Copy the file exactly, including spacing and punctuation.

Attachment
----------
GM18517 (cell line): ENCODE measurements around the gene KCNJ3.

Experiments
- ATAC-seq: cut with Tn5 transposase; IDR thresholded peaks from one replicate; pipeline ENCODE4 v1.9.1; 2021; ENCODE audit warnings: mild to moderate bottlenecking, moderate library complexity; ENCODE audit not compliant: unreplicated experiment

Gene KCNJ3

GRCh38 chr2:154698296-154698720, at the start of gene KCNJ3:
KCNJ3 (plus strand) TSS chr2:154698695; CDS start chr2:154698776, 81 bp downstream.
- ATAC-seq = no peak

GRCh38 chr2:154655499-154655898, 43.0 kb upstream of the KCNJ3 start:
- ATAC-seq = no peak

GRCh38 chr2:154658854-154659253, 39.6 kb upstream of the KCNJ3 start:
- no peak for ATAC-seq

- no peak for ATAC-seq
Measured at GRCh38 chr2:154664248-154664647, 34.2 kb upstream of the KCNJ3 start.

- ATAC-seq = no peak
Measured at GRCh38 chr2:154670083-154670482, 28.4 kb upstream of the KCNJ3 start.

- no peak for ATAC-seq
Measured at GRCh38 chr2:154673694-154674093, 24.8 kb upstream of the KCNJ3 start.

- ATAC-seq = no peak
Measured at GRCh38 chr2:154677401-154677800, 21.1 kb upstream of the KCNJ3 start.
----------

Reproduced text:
GM18517 (cell line): ENCODE measurements around the gene KCNJ3.

Experiments
- ATAC-seq: cut with Tn5 transposase; IDR thresholded peaks from one replicate; pipeline ENCODE4 v1.9.1; 2021; ENCODE audit warnings: mild to moderate bottlenecking, moderate library complexity; ENCODE audit not compliant: unreplicated experiment

Gene KCNJ3

GRCh38 chr2:154698296-154698720, at the start of gene KCNJ3:
KCNJ3 (plus strand) TSS chr2:154698695; CDS start chr2:154698776, 81 bp downstream.
- ATAC-seq = no peak

GRCh38 chr2:154655499-154655898, 43.0 kb upstream of the KCNJ3 start:
- ATAC-seq = no peak

GRCh38 chr2:154658854-154659253, 39.6 kb upstream of the KCNJ3 start:
- no peak for ATAC-seq

- no peak for ATAC-seq
Measured at GRCh38 chr2:154664248-154664647, 34.2 kb upstream of the KCNJ3 start.

- ATAC-seq = no peak
Measured at GRCh38 chr2:154670083-154670482, 28.4 kb upstream of the KCNJ3 start.

- no peak for ATAC-seq
Measured at GRCh38 chr2:154673694-154674093, 24.8 kb upstream of the KCNJ3 start.

- ATAC-seq = no peak
Measured at GRCh38 chr2:154677401-154677800, 21.1 kb upstream of the KCNJ3 start.